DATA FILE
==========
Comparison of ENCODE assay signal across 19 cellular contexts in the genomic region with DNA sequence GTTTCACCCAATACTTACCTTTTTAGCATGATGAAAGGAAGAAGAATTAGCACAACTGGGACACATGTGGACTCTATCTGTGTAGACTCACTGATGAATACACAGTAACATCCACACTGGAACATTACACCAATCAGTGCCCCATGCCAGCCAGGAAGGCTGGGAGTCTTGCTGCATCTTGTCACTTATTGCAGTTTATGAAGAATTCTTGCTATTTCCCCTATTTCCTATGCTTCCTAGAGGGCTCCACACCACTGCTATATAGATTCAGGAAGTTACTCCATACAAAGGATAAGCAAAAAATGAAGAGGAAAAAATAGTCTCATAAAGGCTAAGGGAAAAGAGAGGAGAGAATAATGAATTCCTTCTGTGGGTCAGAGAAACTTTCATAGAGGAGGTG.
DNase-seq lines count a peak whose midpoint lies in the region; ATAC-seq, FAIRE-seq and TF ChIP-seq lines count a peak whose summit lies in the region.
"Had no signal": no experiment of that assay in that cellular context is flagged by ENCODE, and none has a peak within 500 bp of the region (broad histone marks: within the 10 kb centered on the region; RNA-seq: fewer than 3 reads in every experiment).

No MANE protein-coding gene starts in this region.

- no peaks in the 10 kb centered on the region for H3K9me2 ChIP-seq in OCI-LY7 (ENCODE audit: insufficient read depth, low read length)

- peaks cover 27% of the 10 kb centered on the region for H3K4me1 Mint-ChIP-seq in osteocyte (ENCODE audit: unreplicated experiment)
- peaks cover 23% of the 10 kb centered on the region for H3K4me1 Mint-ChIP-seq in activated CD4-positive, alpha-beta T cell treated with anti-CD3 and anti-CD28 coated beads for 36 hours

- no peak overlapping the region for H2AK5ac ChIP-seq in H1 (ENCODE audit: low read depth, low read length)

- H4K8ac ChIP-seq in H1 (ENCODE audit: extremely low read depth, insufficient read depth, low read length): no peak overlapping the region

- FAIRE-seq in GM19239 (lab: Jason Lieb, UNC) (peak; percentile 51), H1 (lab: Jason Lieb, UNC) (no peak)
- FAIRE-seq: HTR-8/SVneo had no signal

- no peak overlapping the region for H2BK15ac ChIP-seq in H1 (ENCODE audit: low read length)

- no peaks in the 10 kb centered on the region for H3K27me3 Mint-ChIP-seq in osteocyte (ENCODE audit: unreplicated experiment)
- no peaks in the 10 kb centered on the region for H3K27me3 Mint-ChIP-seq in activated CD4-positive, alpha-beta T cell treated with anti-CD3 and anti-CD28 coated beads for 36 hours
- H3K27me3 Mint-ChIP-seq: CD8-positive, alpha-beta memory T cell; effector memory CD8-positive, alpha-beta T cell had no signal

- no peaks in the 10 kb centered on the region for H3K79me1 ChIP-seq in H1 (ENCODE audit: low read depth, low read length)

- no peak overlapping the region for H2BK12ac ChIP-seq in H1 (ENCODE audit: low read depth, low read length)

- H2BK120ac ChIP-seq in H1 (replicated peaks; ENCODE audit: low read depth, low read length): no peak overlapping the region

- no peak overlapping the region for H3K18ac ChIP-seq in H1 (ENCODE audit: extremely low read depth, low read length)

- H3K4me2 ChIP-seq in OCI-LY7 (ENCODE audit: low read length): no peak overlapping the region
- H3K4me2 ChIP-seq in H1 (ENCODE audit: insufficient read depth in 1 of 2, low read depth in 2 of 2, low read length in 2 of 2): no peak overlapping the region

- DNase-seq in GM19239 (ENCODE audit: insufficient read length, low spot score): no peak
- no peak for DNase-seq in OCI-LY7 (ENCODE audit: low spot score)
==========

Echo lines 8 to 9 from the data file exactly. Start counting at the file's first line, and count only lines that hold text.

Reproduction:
- no peak overlapping the region for H2AK5ac ChIP-seq in H1 (ENCODE audit: low read depth, low read length)

- H4K8ac ChIP-seq in H1 (ENCODE audit: extremely low read depth, insufficient read depth, low read length): no peak overlapping the region